The rapidly-growing environmental movement, Save The Bays, gained more momentum when a local group with 400 members and a history of grass roots activism joined the campaign.
“We are delighted to announce that yet another NGO, EARTHCARE, has joined Save The Bays,” said Fred Smith, QC, a director of Save The Bays.
“When we initially proposed creating an independent non-profit organization that would be actively engaged in seeing that the coral reefs of Clifton Bay were rescued and restored to the majestic beauty that made them world famous, we got tremendous support.
But the values that attracted supporters to Clifton Bay and the western bays were greater than a single body of water and the movement has been growing beyond our wildest expectations. It has mushroomed overnight, now reaching waters in Bimini, Abaco, Andros, Eleuthera and Grand Bahama.”
The destruction to the Clifton Bay barrier reefs due to ongoing oil leaks and other development at Clifton’s industrial area wasn’t the only reason environmental education NGO EARTHCARE joined forces with Save The Bays in a nationwide effort to protect marine ecosystems, but it was certainly an accelerating factor, said its founder.
“We are particularly excited about the organization’s future plans for Bimini, which I have been involved with for years said Gail Woon, Founder and Executive Director of the educational organization. Woon recently received her Diploma in International Environmental Law from the United Nations Institute of Training and Research.
“In joining with the Coalition, I hope to be able to utilize this new training in order to assist the group to have an Environmental Protection Act passed as well as a Freedom of Information Act. EARTHCARE will continue our environmental education efforts on fisheries, habitat, water quality, pollution, invasive species, wetlands, and any topics that teachers need through our outreach efforts. We are excited to be a part of the team.”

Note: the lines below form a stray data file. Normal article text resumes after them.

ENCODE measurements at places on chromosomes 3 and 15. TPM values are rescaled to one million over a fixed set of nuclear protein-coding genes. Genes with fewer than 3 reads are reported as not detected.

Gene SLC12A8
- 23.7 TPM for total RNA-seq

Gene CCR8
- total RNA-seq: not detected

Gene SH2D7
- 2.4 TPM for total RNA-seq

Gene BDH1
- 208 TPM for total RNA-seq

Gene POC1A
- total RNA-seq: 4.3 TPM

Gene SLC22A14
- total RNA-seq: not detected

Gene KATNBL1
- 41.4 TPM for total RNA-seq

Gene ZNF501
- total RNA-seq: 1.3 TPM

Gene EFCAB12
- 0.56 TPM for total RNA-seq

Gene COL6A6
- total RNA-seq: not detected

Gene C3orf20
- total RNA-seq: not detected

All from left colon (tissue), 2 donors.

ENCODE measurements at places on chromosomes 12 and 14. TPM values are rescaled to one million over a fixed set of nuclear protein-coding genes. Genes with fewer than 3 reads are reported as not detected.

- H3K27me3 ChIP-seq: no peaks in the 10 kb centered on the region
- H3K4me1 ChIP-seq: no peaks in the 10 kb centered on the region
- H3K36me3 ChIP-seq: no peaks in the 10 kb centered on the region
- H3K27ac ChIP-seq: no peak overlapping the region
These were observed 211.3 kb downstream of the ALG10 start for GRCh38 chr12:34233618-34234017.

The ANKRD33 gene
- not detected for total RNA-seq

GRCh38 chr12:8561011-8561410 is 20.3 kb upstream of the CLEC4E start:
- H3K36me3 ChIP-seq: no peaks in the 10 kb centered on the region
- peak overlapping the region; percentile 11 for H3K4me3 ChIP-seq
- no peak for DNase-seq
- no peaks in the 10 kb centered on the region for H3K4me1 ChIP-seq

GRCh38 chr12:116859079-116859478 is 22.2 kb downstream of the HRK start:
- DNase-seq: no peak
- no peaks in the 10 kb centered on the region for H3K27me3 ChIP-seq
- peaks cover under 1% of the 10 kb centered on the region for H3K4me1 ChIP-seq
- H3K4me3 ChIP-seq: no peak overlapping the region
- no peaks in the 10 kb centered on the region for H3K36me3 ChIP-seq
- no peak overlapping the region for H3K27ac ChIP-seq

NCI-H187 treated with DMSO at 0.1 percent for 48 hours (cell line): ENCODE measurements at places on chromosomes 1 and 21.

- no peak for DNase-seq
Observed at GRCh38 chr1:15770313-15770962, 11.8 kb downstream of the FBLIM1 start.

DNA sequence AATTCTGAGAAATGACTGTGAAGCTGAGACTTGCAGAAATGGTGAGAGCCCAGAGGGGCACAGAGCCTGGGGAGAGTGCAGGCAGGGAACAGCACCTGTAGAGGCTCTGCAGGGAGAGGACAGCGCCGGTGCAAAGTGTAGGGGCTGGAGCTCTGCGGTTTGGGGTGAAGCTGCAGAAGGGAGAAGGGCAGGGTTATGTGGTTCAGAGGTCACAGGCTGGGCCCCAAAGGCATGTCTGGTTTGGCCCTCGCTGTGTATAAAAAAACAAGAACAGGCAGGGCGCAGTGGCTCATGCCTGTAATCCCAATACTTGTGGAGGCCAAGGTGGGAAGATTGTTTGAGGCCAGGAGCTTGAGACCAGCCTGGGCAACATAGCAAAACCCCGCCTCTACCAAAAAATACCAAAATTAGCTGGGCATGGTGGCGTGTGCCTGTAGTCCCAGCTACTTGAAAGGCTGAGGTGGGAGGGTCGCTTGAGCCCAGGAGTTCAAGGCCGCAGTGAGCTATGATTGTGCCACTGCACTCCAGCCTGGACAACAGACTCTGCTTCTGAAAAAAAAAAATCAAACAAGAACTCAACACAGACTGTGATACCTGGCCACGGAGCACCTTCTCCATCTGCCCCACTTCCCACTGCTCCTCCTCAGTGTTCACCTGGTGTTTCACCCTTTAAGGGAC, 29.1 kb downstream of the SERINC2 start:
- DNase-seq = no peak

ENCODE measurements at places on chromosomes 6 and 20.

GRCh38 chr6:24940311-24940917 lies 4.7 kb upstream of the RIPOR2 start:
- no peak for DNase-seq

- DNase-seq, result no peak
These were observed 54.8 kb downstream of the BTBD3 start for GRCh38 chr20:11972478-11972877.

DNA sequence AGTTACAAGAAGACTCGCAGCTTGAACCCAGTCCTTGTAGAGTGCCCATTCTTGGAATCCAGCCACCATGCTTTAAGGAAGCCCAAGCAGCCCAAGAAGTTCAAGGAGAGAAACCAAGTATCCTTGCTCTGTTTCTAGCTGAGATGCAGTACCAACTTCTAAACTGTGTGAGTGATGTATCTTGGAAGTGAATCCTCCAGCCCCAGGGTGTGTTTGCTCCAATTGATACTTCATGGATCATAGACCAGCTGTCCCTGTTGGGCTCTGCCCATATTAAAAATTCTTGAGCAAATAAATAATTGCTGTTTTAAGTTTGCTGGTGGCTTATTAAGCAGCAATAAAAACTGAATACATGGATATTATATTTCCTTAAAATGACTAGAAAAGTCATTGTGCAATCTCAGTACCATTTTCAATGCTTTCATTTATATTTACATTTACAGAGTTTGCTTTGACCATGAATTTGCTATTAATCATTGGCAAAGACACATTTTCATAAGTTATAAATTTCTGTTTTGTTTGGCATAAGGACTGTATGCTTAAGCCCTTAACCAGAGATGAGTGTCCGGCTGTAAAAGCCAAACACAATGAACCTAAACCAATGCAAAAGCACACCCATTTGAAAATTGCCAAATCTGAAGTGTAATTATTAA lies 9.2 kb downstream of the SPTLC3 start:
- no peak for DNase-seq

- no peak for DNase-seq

EARTHCARE was formed in 1988 when Woon was asked by teachers to speak to their students on environmental issues affecting The Bahamas. Funded in part by the Florida-Caribbean Cruise Association Foundation for the Caribbean and The Ocean Conservancy, a quarter of a century later, more than 400 members have signed up to volunteer by visiting schools to raise awareness about issues affecting the environment.
“Having EARTHCARE join our team opens the door to a whole new set of opportunities and objectives involving environmental education,” said Save The Bays Director Smith. “Gail Woon is a veteran environmentalist and her two-and-a-half decades of activism will surely strengthen the overall plans of our collaboration.”
EARTHCARE has been actively involved with International Coastal Cleanup Day for the past 25 years, was instrumental in the Coalition to Ban Longline Fishing in 1993, and has supported the Save Bimini project to minimize the impact of a mega-resort development on North Bimini among many other projects over the years. The organization’s efforts — including school visits to raise awareness — helped in the overall effort that led to a ban on harvesting sea turtles in The Bahamas in September 2009.